Friday, August 26, 2011

State v. Khuram Ashfaq Choudhry

Today, the NC Supreme Court issued one criminal appellate decision, in the case of State v. Choudhry.

Choudhry was a non-capital case tried before Judge Henry Hight, Jr. in Durham County in September 2008.

Defendant and a friend, Umar Malik, went to settle a score and beat Rana Shazad to death with a baseball bat. The evidence against defendant included a friend who was in the stayed in the car while he went in to attack Mr. Shazad and defendant's girlfriend, Michelle Wahome, whom he confessed to.


Defendant's attorney, James "Butch" Williams, represented Ms. Wahome a few years earlier in a felony forgery charges. No party objected to the prior representation and Mr. Williams informed the court that he did not intend to cross examine Ms. Wahome on the prior incident.

Under Sullivan, defendant's have a right to conflict-free counsel. Successive representation of witness/defendants does not give rise to conflicts, absent special circumstances.

If the court is on notice of a potential conflict, the court must inquire into the propriety of the multiple representation and give the defendant an opportunity to show that the conflict impermissibly imperils his right to a fair trial.

Here, the prior representation presented at least a potential conflict of interest and an inquiry was necessary. The court conducted the following inquiry:

THE COURT: Mr. Choudry, I’m going to ask you some questions. You don’t need to keep your hand raised. If you don’t understand any question I ask you, tell me and we’ll go over it again until you do. Are you able to hear and understand me?


THE COURT: Do you understand that you are charged with First Degree Murder?


THE COURT: And you understand that that charge carries a possible maximum term imprisonment of life in prison without parole?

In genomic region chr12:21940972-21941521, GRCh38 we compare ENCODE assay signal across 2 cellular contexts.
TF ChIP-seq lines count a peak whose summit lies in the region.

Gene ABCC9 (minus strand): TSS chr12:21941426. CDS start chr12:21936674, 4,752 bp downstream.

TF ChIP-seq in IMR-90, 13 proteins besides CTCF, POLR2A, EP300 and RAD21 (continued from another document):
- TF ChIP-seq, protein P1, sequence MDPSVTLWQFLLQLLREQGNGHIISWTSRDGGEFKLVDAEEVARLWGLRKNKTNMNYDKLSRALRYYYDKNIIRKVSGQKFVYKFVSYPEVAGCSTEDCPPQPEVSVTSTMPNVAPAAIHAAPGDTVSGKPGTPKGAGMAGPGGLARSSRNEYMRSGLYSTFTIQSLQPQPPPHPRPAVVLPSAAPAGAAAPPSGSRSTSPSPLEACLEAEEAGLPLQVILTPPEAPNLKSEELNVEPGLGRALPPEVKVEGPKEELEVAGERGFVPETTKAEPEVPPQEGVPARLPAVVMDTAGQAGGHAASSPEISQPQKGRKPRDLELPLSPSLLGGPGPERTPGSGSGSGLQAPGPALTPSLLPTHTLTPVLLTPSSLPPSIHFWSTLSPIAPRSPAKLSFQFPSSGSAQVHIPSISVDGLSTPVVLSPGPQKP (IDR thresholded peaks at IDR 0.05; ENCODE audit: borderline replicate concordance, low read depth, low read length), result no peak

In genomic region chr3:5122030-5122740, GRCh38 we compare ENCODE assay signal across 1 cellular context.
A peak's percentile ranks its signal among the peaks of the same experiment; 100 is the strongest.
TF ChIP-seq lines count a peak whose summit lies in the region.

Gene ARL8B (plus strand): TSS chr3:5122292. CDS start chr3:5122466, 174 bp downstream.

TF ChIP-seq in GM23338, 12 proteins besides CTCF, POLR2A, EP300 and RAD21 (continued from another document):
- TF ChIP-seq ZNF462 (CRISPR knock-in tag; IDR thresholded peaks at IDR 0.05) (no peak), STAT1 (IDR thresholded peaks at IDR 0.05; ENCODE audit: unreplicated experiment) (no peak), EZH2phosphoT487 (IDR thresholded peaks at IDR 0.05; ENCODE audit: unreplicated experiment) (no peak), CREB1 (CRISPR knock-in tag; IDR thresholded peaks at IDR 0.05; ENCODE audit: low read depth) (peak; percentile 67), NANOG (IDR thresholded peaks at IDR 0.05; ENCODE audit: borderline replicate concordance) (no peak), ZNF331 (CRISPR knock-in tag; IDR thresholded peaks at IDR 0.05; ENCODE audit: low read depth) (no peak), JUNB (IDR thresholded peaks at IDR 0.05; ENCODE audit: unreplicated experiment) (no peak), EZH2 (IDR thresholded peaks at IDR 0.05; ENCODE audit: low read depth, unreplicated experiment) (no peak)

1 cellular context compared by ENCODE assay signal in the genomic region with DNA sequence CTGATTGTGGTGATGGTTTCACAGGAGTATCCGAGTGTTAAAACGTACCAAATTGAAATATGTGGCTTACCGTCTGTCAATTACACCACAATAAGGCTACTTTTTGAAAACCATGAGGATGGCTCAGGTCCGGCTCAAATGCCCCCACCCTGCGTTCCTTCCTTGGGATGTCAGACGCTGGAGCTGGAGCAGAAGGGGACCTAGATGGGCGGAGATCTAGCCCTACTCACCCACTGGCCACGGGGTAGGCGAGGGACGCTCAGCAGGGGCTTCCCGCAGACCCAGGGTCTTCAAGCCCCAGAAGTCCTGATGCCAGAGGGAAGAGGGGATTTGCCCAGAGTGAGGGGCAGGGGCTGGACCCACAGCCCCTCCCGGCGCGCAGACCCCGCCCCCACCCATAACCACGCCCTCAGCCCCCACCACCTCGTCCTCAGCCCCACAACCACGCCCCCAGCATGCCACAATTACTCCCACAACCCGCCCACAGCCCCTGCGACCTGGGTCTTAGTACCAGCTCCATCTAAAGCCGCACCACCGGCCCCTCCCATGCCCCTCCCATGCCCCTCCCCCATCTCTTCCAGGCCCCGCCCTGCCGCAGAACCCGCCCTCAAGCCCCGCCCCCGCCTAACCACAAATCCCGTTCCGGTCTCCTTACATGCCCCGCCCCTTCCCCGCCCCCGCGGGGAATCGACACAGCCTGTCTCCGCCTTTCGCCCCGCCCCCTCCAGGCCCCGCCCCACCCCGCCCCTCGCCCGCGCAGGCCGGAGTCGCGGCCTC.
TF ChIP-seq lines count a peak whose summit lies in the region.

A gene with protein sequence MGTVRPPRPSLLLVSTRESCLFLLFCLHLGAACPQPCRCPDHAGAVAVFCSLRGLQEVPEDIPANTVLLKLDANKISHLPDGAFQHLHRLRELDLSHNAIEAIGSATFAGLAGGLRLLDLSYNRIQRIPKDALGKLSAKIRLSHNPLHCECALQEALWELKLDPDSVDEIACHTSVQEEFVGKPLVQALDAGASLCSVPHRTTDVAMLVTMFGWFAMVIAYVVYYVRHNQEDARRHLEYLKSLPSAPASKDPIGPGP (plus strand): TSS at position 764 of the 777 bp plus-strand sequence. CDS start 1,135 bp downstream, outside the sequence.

THE COURT: It has been indicated to this Court that a person may be called in as a witness in this case who was at some time in the past represented by your attorney, Mr. Williams. That witness being ... Michelle Wahome. You understand that?


THE COURT: And it’s further -– have you talked to Mr. Williams about that?

[DEFENDANT]: About the case?

THE COURT: No. Did you understand that Ms. Wahome might testify in this case and that Mr. Williams had represented her in the past?

[DEFENDANT]: Yes, sir.

THE COURT: Did you have any concerns about whether or not Mr. Williams can appropriately represent you in this case because he represented a witness for the State in the past?


THE COURT: Are you satisfied with his representation of you to this point?


THE COURT: And even in light of the fact that he represented a future witness in this case, do you desire for him to continue as your attorney in this matter?


THE COURT: And do you want to talk to him or me to make any further inquiry of him about his participation in that prior case or are you satisfied where you are?

[DEFENDANT]: Satisfied.

THE COURT: Okay. Thank you, sir.

Defendant argues that this was not a knowing, intelligent, and voluntary waiver of the any conflict. "The trial court did not specifically explain the limitations that the conflict imposed on defense counsel’s ability to question Wahome regarding her 2003 criminal charges, nor did defense counsel indicate that he had given defendant such an explanation. Accordingly, we are unable to conclude that the trial court established that defendant had sufficient understanding of the implications of Mr. Williams’s prior representation of Wahome to ensure a knowing, intelligent, and voluntary waiver of the potential conflict of interest."

Court ruled that where the defendant can demonstrate "an actual conflict of interest that adversely affected his defense counsel's performance" he is entitled to relief, citing Sullivan and Strickland.

The defendant's case rested on discrediting Wahome. Counsel cross examined her with vigor. Court found that any conflict, if any, did not adversely effect defense counsel's performance.

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